Lease restrictive covenants held to be anti-competitive
Restrictive covenants and exclusivity clauses are often included in leases and other land agreements. From April 2011, all land agreements have been subject to competition law and there has been a risk that such restrictions could be prohibited as anti-competitive. In the first case on this matter, the Central London County Court has held that a user clause proposed in a lease which prevented the tenant from selling convenience goods was prohibited by the Competition Act 1998.
What is an anti-competitive agreement?
An anti-competitive agreement is one which may affect trade within the UK and which has as its object or effect the prevention, restriction or distortion of competition. An agreement will not be prohibited unless its effect on competition is ‘appreciable’. This is normally based on the size of the parties’ respective market share. However, price fixing and other serious restrictions on competition can have an appreciable effect whatever the market share. Identifying the applicable market is a complex task involving an assessment of the affected products and the geographic market. Guidance produced by the OFT (now the Competition and Markets Authority) gives a number of examples of land agreements which are at risk of falling within the prohibition (depending on the relevant market) including:
- Agreements that give exclusivity or protection from competition. For example, the landlord of a shopping centre gives one tenant the exclusive right to operate a coffee shop in the centre.
- Agreements that restrict the commercial freedom of a trading partner. For example, beer ties on a pub.
- Agreements that raise barriers to entry for potential competitors in the relevant market. Restrictive covenants may have that effect.
Are there any exemptions?
In many cases land agreements which would otherwise be anti-competitive can benefit from an exemption. However, to be exempt the agreement must satisfy all of the following conditions:
- It must contribute to improving production or distribution or to promoting technical or economic progress;
- It must allow consumers a fair share of the resulting benefits;
- It must impose no restriction beyond those indispensable to achieving those objectives; and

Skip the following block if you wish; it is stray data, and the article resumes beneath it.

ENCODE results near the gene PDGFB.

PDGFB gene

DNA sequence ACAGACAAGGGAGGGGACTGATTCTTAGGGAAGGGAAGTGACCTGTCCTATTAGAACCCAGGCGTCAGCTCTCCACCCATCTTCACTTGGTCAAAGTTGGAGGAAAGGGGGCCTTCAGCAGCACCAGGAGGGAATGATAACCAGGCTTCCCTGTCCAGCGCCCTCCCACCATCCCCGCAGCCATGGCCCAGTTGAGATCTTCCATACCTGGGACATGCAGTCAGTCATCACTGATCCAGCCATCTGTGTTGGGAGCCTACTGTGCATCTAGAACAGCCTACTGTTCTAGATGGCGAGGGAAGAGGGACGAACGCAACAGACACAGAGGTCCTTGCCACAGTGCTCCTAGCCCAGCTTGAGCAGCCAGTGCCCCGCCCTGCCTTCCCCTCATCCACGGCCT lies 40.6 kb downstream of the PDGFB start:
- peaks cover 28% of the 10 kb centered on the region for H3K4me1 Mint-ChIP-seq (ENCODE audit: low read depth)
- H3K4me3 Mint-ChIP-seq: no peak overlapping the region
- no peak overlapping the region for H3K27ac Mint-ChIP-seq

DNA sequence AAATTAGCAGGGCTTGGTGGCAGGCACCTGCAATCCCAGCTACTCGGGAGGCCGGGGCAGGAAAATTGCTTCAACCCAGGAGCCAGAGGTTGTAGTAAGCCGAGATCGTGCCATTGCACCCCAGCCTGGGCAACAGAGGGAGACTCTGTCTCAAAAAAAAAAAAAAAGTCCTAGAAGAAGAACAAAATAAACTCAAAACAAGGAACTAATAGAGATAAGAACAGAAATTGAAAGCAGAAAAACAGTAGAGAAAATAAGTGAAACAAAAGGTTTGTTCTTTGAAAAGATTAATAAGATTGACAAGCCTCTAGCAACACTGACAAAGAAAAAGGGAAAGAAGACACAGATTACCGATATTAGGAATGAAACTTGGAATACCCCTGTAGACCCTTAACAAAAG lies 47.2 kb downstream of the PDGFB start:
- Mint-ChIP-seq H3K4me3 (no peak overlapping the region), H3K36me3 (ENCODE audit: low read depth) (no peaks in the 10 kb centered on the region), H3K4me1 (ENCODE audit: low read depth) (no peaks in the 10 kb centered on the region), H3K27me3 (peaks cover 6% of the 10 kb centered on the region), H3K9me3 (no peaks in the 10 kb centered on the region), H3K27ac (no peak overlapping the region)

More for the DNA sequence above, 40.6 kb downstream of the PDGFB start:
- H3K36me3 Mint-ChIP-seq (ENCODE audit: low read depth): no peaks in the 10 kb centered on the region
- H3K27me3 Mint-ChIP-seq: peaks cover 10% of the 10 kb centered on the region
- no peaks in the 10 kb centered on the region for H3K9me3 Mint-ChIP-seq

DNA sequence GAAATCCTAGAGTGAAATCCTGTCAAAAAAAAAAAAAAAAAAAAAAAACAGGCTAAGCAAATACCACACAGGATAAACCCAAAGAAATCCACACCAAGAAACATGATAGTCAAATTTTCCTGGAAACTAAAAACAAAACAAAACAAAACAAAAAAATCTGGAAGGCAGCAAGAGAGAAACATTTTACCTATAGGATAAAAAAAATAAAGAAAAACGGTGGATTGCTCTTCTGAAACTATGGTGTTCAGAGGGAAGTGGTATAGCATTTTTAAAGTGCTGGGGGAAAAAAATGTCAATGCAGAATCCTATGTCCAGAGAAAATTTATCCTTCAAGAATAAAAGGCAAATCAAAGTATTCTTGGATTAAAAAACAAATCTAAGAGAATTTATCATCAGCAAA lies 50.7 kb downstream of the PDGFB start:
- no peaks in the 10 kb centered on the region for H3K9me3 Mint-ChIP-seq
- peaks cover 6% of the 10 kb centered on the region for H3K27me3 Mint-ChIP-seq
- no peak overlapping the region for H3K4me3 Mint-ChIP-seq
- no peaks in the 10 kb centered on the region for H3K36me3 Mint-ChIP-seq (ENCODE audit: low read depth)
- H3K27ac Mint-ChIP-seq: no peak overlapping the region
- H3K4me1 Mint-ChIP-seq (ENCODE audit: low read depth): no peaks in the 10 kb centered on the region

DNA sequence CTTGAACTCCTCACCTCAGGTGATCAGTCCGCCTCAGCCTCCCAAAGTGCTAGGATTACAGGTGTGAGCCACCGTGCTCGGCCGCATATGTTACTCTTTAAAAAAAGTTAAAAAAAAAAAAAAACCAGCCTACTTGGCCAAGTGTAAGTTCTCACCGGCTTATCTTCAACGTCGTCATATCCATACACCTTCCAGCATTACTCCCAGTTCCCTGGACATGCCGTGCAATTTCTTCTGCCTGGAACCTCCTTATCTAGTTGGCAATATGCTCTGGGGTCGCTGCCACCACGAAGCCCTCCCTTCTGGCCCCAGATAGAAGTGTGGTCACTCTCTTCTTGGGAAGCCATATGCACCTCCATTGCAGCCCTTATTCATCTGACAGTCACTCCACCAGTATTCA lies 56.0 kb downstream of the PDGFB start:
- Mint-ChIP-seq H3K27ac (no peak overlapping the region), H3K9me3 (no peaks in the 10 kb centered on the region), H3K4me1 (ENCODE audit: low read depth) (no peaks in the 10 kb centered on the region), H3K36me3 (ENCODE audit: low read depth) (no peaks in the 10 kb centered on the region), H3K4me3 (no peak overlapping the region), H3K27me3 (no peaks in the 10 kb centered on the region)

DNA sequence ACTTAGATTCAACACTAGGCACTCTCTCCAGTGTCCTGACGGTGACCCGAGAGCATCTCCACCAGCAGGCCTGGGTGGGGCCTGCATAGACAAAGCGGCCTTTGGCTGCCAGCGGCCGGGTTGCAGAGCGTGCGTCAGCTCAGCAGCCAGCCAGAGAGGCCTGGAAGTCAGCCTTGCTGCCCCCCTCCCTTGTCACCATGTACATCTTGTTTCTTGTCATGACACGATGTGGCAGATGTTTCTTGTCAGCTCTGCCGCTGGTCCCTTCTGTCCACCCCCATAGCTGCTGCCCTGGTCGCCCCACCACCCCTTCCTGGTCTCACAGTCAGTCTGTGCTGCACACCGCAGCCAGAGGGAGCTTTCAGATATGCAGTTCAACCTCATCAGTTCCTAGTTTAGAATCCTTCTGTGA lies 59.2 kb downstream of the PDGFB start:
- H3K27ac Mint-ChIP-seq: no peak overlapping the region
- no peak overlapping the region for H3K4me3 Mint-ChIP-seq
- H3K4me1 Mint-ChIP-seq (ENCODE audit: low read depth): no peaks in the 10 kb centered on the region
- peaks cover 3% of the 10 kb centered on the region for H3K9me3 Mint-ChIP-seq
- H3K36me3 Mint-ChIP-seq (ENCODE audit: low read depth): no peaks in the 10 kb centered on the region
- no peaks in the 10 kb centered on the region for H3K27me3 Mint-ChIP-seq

- It must not make it possible to eliminate competition over a substantial part of the products in question.
Take, for example, an agreement with an anchor tenant giving exclusivity in a new shopping centre. Without that anchor tenant the centre would not be built, it would not be viable. Although the agreement may be anti-competitive, if the creation of the shopping centre contributes to economic progress, gives consumers more choice, imposes no restrictions beyond those that are indispensable to these aims, and does not eliminate competition, it will be exempt.
Facts of the case
In the recent case, the tenant wished to extend the user clause in its lease to enable it to operate a convenience store. The local authority landlord wanted the store to remain solely as a newsagents and proposed a user clause in the renewal lease which prevented the tenant from selling convenience goods.
Findings of the Court
The Court found that the user clause contained an unlawful restriction of competition. The landlord argued that the user clause was justified as it preserved the diversity of types of shops for the benefit of the community in the relevant locality. However, the Court found that the landlord had failed to establish that the restriction satisfied the four conditions in order to benefit from the exemption.
In reaching its conclusion, the Court stated that it was not satisfied by the landlord’s argument and in particular it did not consider that the landlord had adduced sufficient evidence to support its case.
The outcome of this case is undoubtedly highly fact-sensitive. Nonetheless, the issues raised by this case are likely to be of concern to local authorities and other landlords who grant retail leases and who are keen to preserve a tenant mix whilst avoiding falling foul of competition law.
In reaching its conclusion in this recent case, the Court stated that it was not satisfied by the landlord’s argument and in particular it did not consider that the landlord had adduced sufficient evidence to support its case. This demonstrates the importance of landlords ensuring that they not only satisfy all four of the criteria for the exemption to apply but that they also hold sufficient evidence to demonstrate the fulfilment of those criteria.
Going forward, landlords should approach exclusivity clauses and restrictive covenants with caution and should seek advice if they are concerned that the provisions risk being anti-competitive.